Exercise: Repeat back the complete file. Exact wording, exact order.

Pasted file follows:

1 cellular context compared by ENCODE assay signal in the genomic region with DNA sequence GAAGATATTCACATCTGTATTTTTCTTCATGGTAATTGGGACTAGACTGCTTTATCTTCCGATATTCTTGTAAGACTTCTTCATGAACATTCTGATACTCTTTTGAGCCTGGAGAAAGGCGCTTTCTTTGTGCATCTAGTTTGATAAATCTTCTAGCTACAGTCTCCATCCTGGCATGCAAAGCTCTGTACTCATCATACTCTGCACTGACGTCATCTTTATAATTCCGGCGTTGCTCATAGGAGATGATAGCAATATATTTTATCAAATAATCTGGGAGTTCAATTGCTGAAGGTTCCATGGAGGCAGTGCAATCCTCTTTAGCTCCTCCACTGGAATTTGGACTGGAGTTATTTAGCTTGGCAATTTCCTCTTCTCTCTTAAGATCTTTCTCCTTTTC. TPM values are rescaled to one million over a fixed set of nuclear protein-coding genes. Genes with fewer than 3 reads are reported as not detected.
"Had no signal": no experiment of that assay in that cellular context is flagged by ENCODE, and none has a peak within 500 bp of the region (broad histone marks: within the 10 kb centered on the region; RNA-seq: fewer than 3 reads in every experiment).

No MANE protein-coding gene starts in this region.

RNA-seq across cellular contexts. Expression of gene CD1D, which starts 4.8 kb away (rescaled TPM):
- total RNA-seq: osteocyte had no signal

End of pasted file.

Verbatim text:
1 cellular context compared by ENCODE assay signal in the genomic region with DNA sequence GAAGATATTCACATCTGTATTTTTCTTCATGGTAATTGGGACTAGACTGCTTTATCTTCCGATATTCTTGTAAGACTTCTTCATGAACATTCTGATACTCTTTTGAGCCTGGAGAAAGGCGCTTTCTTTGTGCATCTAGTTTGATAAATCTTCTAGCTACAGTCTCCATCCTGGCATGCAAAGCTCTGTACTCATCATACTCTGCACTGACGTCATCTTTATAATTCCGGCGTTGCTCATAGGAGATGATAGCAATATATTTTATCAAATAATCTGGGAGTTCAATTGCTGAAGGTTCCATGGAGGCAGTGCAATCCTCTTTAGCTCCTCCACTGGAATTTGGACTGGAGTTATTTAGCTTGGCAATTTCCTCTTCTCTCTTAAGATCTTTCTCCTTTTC. TPM values are rescaled to one million over a fixed set of nuclear protein-coding genes. Genes with fewer than 3 reads are reported as not detected.
"Had no signal": no experiment of that assay in that cellular context is flagged by ENCODE, and none has a peak within 500 bp of the region (broad histone marks: within the 10 kb centered on the region; RNA-seq: fewer than 3 reads in every experiment).

No MANE protein-coding gene starts in this region.

RNA-seq across cellular contexts. Expression of gene CD1D, which starts 4.8 kb away (rescaled TPM):
- total RNA-seq: osteocyte had no signal